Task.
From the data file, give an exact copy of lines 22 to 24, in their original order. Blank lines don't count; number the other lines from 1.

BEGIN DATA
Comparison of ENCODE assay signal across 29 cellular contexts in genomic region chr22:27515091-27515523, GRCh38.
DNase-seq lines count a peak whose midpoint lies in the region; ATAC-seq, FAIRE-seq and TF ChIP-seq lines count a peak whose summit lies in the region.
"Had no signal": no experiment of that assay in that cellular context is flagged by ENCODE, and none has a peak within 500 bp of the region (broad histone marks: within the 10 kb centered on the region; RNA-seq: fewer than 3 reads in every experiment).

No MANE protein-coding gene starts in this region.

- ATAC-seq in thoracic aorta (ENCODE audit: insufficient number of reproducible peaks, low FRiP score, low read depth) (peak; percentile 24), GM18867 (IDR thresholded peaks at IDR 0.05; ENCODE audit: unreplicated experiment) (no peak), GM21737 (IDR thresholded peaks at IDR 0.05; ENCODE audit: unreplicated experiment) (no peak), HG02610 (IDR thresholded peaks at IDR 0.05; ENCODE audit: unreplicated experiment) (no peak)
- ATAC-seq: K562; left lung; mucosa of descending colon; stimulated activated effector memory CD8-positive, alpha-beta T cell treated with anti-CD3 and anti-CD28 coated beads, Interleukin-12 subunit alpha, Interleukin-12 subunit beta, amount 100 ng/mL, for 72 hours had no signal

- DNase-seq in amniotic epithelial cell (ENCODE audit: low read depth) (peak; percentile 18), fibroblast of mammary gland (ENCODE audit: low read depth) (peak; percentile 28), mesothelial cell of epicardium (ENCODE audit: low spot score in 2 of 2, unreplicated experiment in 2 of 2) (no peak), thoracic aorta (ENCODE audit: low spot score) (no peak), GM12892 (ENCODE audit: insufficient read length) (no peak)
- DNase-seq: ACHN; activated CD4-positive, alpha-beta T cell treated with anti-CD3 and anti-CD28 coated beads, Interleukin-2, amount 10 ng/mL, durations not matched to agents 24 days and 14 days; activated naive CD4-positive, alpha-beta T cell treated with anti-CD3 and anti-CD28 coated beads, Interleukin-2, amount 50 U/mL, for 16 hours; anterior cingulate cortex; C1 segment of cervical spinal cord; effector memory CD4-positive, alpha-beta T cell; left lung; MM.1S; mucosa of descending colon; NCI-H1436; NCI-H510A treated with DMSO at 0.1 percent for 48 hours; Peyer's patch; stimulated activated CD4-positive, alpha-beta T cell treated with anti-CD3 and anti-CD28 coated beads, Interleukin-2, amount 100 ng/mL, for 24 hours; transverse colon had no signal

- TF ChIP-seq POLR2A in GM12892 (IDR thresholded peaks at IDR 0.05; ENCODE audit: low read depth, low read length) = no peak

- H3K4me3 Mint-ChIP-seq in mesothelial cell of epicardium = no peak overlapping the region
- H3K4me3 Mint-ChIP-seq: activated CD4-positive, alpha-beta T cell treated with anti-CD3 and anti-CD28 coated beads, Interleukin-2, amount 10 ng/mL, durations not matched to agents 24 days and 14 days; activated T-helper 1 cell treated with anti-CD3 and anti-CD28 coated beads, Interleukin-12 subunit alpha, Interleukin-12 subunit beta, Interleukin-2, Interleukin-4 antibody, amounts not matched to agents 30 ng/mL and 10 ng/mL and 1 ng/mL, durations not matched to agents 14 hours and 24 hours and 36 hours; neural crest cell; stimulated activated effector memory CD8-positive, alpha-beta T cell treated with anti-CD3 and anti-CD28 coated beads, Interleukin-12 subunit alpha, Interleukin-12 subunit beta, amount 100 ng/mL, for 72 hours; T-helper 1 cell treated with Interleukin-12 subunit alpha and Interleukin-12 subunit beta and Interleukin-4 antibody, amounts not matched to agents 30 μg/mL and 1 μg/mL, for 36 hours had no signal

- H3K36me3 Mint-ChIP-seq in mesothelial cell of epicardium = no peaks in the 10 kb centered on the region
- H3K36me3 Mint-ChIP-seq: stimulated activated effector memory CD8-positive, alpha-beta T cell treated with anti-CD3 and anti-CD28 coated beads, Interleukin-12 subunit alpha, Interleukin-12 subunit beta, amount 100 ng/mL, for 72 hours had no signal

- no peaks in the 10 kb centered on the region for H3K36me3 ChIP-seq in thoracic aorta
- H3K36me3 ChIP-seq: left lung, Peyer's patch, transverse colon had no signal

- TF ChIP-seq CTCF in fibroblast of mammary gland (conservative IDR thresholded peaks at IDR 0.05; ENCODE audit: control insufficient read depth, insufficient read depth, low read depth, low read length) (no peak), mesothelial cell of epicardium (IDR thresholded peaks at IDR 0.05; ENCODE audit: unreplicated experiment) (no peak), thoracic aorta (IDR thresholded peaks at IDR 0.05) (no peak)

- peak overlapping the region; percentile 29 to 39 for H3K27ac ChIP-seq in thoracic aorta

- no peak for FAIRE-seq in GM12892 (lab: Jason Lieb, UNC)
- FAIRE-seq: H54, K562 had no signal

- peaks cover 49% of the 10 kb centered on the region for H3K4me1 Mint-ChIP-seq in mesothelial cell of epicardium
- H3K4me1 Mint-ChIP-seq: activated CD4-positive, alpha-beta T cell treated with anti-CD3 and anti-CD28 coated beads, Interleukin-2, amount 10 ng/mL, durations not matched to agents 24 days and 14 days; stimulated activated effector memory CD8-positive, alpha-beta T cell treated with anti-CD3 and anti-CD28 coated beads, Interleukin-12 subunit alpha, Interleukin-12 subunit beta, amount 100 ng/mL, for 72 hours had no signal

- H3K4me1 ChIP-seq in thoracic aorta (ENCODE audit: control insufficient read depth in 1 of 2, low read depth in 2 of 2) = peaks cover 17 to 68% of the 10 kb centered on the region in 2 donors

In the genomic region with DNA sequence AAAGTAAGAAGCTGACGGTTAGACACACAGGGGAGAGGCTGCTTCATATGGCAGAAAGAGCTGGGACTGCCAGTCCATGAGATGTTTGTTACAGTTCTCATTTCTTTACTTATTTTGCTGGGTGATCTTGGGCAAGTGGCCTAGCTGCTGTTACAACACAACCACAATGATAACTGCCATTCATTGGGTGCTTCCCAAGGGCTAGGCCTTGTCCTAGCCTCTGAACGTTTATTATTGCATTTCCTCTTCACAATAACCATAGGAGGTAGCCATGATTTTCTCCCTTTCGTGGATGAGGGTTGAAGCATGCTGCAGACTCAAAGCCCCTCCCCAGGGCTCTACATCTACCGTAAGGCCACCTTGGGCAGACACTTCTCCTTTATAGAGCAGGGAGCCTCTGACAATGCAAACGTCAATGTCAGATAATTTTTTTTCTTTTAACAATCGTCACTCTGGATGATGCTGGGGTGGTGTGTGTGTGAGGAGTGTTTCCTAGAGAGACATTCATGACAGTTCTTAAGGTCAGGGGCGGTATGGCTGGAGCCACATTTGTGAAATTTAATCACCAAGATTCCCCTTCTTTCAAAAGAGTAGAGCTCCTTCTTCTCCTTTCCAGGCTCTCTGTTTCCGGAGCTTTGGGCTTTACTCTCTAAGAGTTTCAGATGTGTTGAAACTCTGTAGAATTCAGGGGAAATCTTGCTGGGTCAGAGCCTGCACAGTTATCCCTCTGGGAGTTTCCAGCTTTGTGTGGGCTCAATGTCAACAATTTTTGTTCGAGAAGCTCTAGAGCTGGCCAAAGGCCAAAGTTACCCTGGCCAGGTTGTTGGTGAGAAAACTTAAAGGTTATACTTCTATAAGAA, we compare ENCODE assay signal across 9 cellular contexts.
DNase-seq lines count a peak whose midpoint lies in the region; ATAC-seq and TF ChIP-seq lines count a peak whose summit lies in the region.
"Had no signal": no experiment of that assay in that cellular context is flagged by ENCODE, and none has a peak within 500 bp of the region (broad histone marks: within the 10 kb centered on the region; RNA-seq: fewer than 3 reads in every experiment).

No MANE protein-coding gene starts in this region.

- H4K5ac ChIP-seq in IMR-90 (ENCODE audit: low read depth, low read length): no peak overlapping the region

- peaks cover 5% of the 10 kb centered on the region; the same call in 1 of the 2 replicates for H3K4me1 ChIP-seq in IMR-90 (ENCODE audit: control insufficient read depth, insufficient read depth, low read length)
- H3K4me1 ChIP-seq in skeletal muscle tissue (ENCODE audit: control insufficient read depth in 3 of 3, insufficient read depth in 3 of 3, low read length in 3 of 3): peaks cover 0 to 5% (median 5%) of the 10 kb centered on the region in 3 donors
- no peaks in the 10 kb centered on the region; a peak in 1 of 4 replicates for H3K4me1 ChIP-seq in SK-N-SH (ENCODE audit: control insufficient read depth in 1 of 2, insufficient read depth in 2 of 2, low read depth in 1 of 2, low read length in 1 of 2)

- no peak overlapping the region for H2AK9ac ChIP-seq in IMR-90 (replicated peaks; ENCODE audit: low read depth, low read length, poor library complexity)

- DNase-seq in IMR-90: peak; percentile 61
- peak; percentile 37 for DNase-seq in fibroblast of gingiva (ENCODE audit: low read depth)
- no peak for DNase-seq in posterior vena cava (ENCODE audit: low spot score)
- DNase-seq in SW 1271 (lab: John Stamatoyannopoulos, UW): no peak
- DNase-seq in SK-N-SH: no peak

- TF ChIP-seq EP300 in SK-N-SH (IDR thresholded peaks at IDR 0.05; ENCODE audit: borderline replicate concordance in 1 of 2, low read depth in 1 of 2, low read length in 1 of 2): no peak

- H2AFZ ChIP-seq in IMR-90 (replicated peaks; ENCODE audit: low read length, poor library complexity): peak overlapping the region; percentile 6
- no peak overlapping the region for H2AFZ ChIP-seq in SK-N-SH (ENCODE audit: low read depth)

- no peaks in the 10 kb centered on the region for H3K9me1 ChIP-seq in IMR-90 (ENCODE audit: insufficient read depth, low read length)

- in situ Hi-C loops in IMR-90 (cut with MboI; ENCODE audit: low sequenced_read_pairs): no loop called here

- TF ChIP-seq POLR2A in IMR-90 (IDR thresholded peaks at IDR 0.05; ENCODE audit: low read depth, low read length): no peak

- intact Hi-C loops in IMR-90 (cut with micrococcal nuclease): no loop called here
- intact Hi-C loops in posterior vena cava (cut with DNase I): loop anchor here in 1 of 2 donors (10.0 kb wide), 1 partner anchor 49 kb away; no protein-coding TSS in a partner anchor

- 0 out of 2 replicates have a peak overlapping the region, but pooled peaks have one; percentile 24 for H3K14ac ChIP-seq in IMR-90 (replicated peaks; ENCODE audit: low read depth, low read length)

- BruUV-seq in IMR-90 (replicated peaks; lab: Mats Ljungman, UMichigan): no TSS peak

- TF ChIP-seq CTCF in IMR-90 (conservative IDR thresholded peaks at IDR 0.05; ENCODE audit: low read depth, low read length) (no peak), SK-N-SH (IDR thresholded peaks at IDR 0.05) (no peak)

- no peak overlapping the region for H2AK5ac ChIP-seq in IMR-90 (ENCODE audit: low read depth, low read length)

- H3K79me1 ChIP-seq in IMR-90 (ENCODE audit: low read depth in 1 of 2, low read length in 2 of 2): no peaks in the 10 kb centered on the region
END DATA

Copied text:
- H3K4me1 ChIP-seq in thoracic aorta (ENCODE audit: control insufficient read depth in 1 of 2, low read depth in 2 of 2) = peaks cover 17 to 68% of the 10 kb centered on the region in 2 donors

In the genomic region with DNA sequence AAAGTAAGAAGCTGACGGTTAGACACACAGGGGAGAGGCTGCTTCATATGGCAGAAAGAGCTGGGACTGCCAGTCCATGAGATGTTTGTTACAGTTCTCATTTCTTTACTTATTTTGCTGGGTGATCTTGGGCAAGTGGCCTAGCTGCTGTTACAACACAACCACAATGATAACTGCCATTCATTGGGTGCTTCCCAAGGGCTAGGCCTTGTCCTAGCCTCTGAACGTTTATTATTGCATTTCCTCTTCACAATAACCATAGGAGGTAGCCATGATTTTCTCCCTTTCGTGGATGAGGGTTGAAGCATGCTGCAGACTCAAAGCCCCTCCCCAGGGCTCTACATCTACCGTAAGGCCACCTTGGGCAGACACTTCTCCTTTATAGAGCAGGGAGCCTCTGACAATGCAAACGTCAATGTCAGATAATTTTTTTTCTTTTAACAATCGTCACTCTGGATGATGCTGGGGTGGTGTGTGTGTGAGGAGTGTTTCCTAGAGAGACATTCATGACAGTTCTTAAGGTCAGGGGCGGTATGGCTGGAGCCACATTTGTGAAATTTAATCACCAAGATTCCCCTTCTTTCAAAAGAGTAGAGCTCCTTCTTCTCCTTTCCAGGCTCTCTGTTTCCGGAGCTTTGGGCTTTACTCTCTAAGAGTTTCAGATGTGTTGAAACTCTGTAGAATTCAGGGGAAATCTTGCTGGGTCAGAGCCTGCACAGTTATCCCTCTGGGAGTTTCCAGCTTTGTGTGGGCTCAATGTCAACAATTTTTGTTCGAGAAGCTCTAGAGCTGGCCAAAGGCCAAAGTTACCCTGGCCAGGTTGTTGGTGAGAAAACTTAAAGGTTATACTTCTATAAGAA, we compare ENCODE assay signal across 9 cellular contexts.
DNase-seq lines count a peak whose midpoint lies in the region; ATAC-seq and TF ChIP-seq lines count a peak whose summit lies in the region.